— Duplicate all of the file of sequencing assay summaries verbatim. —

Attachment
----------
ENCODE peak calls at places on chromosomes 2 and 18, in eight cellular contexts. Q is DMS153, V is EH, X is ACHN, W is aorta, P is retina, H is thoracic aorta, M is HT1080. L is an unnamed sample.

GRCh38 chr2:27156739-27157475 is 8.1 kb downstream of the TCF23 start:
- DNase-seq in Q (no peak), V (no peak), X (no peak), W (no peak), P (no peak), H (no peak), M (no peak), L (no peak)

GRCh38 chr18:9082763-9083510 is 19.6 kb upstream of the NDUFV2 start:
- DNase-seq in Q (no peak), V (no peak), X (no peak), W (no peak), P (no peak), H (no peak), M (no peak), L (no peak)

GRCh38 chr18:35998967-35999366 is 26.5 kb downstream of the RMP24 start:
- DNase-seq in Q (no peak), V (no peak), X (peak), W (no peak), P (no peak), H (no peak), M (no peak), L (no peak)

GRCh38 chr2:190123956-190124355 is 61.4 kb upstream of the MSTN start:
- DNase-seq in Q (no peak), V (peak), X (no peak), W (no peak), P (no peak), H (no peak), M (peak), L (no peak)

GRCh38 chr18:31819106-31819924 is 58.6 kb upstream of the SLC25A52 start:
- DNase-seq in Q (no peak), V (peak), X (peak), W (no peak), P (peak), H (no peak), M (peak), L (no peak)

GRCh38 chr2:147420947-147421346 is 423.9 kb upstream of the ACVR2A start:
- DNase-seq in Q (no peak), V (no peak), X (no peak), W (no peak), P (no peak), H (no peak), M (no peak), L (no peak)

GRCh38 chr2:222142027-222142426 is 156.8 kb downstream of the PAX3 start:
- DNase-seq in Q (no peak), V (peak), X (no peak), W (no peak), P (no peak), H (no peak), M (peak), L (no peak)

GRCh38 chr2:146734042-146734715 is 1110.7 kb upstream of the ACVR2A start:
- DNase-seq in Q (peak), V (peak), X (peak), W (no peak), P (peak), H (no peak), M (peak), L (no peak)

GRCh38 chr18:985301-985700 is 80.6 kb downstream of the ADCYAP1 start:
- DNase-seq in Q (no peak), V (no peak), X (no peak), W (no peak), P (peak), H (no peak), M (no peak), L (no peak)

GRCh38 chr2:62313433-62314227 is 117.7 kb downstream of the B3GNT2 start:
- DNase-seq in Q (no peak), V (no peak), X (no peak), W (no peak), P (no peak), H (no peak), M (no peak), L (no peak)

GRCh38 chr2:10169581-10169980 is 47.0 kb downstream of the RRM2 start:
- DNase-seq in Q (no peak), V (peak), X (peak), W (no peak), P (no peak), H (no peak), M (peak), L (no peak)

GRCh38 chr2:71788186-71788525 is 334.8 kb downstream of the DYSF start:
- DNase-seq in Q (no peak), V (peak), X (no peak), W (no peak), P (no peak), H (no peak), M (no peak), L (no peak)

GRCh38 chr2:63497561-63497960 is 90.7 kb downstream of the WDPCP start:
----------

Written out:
ENCODE peak calls at places on chromosomes 2 and 18, in eight cellular contexts. Q is DMS153, V is EH, X is ACHN, W is aorta, P is retina, H is thoracic aorta, M is HT1080. L is an unnamed sample.

GRCh38 chr2:27156739-27157475 is 8.1 kb downstream of the TCF23 start:
- DNase-seq in Q (no peak), V (no peak), X (no peak), W (no peak), P (no peak), H (no peak), M (no peak), L (no peak)

GRCh38 chr18:9082763-9083510 is 19.6 kb upstream of the NDUFV2 start:
- DNase-seq in Q (no peak), V (no peak), X (no peak), W (no peak), P (no peak), H (no peak), M (no peak), L (no peak)

GRCh38 chr18:35998967-35999366 is 26.5 kb downstream of the RMP24 start:
- DNase-seq in Q (no peak), V (no peak), X (peak), W (no peak), P (no peak), H (no peak), M (no peak), L (no peak)

GRCh38 chr2:190123956-190124355 is 61.4 kb upstream of the MSTN start:
- DNase-seq in Q (no peak), V (peak), X (no peak), W (no peak), P (no peak), H (no peak), M (peak), L (no peak)

GRCh38 chr18:31819106-31819924 is 58.6 kb upstream of the SLC25A52 start:
- DNase-seq in Q (no peak), V (peak), X (peak), W (no peak), P (peak), H (no peak), M (peak), L (no peak)

GRCh38 chr2:147420947-147421346 is 423.9 kb upstream of the ACVR2A start:
- DNase-seq in Q (no peak), V (no peak), X (no peak), W (no peak), P (no peak), H (no peak), M (no peak), L (no peak)

GRCh38 chr2:222142027-222142426 is 156.8 kb downstream of the PAX3 start:
- DNase-seq in Q (no peak), V (peak), X (no peak), W (no peak), P (no peak), H (no peak), M (peak), L (no peak)

GRCh38 chr2:146734042-146734715 is 1110.7 kb upstream of the ACVR2A start:
- DNase-seq in Q (peak), V (peak), X (peak), W (no peak), P (peak), H (no peak), M (peak), L (no peak)

GRCh38 chr18:985301-985700 is 80.6 kb downstream of the ADCYAP1 start:
- DNase-seq in Q (no peak), V (no peak), X (no peak), W (no peak), P (peak), H (no peak), M (no peak), L (no peak)

GRCh38 chr2:62313433-62314227 is 117.7 kb downstream of the B3GNT2 start:
- DNase-seq in Q (no peak), V (no peak), X (no peak), W (no peak), P (no peak), H (no peak), M (no peak), L (no peak)

GRCh38 chr2:10169581-10169980 is 47.0 kb downstream of the RRM2 start:
- DNase-seq in Q (no peak), V (peak), X (peak), W (no peak), P (no peak), H (no peak), M (peak), L (no peak)

GRCh38 chr2:71788186-71788525 is 334.8 kb downstream of the DYSF start:
- DNase-seq in Q (no peak), V (peak), X (no peak), W (no peak), P (no peak), H (no peak), M (no peak), L (no peak)

GRCh38 chr2:63497561-63497960 is 90.7 kb downstream of the WDPCP start: